Tenth Circuit: Mentally Ill Prisoners Have No Clearly Established Right to Be Kept Out of Solitary Confinement
by Jacob Barrett
On October 21, 2021, the U.S. Court of Appeals for the Tenth Circuit affirmed the dismissal of a complaint filed by the estate of a mentally ill and intellectually disabled prisoner who committed suicide while held by the Utah Department of Corrections (DOC).
The deceased, Brock Tucker, was a seventeen-year-old youth offender when he was imprisoned at the Central Utah Correctional Facility (CUCF) in August 2012 for a term of two to five years. His incarceration followed a childhood marred by abuse and tragedy, including a near-fatal accident that left him severely brain-damaged and with an impulse control disorder.
At CUCF, Tucker endured long periods of “punitive isolation” for various non-violent infractions. During these he was kept “isolated in his cell except for, at most, one hour every other day to shower,” the Court noted. He was also denied access to recreation, exercise equipment, the library, visitation, phone calls and the commissary. In the year before February 2014, Tucker spent more than 154 days in punitive isolation.
On September 19, 2014, guard Don Taylor sentenced Tucker at a disciplinary hearing to two consecutive 20-day periods of punitive isolation for having a new tattoo, making verbal threats to staff, and opening another prisoner’s door and splashing him with liquid.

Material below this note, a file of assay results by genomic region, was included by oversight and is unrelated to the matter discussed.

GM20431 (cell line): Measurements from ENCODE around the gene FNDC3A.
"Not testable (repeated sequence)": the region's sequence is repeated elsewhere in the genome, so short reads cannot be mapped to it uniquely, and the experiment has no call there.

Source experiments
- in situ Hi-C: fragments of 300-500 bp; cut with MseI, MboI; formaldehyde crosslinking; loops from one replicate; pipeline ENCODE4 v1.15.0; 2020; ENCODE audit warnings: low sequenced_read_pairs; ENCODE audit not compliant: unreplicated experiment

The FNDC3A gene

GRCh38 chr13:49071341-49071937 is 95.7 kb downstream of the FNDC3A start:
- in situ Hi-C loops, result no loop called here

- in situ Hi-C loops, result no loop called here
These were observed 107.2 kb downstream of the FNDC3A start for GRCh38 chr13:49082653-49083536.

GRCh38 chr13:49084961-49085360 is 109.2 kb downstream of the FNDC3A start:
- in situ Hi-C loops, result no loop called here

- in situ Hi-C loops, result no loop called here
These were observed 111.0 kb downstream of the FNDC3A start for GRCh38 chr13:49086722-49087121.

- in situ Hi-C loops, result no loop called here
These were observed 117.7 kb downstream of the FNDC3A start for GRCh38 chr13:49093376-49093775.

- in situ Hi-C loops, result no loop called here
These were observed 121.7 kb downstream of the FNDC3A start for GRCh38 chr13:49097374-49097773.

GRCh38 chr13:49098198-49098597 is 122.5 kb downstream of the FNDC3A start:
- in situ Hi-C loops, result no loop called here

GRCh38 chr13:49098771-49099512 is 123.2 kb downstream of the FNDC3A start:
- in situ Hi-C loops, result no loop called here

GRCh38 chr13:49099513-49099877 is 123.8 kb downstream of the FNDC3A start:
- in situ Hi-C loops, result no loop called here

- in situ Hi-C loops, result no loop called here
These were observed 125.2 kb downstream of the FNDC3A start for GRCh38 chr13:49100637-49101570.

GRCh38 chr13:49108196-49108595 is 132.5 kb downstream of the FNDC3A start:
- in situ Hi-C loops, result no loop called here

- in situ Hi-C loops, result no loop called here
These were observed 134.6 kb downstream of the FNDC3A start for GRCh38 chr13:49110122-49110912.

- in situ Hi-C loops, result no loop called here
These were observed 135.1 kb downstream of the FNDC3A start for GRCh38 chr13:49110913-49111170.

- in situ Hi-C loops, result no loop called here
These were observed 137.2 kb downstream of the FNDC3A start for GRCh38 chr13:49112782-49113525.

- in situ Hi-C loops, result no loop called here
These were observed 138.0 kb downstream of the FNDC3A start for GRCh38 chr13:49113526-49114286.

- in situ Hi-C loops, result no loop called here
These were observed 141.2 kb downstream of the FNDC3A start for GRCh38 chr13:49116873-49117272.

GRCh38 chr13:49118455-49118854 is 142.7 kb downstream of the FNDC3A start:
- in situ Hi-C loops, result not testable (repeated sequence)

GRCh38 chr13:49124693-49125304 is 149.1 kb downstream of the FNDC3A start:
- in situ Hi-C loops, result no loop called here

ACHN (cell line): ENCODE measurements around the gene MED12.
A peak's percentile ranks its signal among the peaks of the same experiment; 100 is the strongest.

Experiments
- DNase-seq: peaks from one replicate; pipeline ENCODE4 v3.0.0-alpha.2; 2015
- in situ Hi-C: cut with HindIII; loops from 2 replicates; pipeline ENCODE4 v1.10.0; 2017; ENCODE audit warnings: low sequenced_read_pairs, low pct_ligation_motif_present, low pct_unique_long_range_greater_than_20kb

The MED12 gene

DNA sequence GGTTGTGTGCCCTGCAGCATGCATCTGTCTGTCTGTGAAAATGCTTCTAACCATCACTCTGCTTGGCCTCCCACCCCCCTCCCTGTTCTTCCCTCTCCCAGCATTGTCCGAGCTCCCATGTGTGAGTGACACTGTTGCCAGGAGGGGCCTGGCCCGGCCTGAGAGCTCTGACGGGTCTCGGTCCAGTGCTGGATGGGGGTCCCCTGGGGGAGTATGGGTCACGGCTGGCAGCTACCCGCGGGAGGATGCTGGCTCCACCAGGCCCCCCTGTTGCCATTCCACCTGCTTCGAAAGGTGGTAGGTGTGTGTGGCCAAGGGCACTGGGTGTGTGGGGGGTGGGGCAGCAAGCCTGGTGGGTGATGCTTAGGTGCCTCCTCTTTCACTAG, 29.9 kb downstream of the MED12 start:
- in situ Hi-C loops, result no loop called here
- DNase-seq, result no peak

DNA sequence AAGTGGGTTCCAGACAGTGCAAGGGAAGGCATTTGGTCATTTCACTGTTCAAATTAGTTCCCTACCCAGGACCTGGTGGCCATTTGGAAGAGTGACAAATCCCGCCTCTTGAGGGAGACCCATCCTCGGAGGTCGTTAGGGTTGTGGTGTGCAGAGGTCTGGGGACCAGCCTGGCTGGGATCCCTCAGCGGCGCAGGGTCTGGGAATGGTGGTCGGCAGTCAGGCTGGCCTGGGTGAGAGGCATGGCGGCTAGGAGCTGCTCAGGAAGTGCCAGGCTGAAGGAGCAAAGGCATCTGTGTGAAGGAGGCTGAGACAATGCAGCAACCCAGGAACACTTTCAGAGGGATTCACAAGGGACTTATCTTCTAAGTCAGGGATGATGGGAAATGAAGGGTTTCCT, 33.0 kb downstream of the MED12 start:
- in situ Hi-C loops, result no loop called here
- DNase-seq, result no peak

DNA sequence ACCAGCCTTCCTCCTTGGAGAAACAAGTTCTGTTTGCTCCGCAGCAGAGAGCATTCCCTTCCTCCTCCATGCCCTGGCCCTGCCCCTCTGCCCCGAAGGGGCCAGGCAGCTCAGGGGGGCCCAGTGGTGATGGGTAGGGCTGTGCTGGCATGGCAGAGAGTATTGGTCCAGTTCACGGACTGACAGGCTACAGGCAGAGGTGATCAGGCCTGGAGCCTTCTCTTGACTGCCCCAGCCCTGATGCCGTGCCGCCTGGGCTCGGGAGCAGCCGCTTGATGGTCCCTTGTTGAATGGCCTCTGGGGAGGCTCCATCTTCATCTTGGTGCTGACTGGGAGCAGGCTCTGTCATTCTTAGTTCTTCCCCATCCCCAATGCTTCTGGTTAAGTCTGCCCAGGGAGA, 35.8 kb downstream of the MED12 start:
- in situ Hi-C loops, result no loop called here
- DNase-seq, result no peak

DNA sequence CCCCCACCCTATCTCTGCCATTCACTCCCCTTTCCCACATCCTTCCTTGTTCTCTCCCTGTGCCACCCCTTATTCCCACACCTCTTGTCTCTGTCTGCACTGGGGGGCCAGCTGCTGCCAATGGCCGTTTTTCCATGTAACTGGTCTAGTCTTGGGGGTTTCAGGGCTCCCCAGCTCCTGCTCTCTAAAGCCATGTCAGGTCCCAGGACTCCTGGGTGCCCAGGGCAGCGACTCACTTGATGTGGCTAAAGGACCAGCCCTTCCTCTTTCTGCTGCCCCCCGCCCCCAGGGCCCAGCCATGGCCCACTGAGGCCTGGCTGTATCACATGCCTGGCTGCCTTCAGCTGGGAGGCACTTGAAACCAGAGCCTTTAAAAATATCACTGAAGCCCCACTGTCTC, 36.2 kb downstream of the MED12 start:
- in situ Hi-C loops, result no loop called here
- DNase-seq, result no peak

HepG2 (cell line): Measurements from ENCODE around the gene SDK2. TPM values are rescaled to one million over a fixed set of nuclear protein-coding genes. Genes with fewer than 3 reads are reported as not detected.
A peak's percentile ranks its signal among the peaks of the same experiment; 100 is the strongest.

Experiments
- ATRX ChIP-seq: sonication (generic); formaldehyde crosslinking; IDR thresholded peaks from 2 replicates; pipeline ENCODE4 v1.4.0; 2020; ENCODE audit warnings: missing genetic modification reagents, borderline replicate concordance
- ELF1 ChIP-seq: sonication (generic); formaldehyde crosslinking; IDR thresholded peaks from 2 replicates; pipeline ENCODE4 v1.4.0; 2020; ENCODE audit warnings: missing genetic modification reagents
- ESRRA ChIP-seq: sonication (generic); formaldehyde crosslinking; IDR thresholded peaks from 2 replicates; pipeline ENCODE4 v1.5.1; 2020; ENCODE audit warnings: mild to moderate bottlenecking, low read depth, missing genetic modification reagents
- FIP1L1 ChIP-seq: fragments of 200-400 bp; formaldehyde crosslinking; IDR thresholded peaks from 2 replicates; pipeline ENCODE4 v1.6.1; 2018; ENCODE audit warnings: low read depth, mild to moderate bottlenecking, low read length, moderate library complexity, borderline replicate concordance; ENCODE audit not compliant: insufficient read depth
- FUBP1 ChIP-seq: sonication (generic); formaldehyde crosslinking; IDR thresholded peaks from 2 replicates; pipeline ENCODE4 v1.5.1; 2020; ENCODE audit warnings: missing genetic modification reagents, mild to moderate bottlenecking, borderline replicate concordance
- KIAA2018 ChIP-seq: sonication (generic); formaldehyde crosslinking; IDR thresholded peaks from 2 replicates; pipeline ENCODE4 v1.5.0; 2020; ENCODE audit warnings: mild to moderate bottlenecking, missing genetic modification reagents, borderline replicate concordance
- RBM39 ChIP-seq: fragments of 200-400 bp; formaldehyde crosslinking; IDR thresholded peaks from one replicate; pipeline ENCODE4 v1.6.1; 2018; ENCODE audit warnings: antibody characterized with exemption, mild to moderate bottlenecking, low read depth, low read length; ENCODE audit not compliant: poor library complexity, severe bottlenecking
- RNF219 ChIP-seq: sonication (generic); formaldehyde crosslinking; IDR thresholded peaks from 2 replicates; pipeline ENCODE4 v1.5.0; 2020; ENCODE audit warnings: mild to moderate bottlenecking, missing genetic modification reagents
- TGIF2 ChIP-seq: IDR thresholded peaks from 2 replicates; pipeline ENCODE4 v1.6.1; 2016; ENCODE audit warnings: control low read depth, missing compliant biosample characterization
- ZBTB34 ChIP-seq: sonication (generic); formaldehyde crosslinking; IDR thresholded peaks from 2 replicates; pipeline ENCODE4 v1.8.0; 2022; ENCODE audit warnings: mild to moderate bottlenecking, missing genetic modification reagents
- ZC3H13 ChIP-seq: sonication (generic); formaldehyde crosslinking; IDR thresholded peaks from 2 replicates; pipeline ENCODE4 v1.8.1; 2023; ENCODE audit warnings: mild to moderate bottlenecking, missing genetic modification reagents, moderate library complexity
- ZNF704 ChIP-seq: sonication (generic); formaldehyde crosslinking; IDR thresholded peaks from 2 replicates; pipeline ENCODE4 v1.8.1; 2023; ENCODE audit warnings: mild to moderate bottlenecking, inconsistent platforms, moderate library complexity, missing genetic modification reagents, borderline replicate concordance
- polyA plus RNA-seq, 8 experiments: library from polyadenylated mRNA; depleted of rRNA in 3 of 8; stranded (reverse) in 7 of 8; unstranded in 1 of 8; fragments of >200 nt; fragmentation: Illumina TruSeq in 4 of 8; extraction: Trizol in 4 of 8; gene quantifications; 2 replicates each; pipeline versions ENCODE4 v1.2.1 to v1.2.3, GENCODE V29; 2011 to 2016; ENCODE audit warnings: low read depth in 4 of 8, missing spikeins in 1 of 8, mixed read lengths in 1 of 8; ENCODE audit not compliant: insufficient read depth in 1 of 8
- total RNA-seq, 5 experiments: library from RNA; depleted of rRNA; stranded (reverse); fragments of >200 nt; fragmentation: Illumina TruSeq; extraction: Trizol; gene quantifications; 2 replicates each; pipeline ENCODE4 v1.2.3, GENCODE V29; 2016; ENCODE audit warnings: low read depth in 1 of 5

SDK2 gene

Taylor levied this punishment without consulting mental health staff, in apparent violation of CUCF Policy FD18/12.03, which provides “[w]hen disciplinary action is being considered for an offender in outpatient treatment, the psychiatrist mental health staff shall provide information to the discipline hearing officer stating whether or not the behavior was due to mental illness.”
Three days later, Tucker received two new disciplinary notices, meaning his time in punitive isolation would likely be extended. Another guard named Cox (first name unknown), argued with Tucker through his cell door on October 14, 2014, refusing to allow the prisoner to leave his isolation cell for exercise that day. Cox was also seen entering Tucker’s cell by himself, in violation of prison policy. Shortly afterward, Tucker placed a towel over his cell door window.
Later that evening, a guard distributing medication discovered Tucker dead, hanging from the top of bunk his bed in his isolation cell.
His grandmother, Janet Crane, filed suit under 42 U.S.C. § 1983 in Utah state court on behalf of Tucker’s estate. Defendant prison officials removed the suit to the U.S. District Court for the District of Nevada in October 2016. They then moved for judgment on the pleadings. In February 2020, the district court granted the motion, holding that Defendants were entitled to qualified immunity on the federal constitutional claims and that the federal statutory claims did not survive Tucker’s death. The district court also declined to exercise supplemental jurisdiction over the suit’s state claims.
Crane appealed the dismissal to the Tenth Circuit, alleging Defendants subjected Tucker to cruel and unusual punishment in violation of the Eighth Amendment and asserting that “putting the severely mentally ill in solitary confinement can constitute deliberate indifference to substantial harm.”
District Court cases lack necessary precedential weight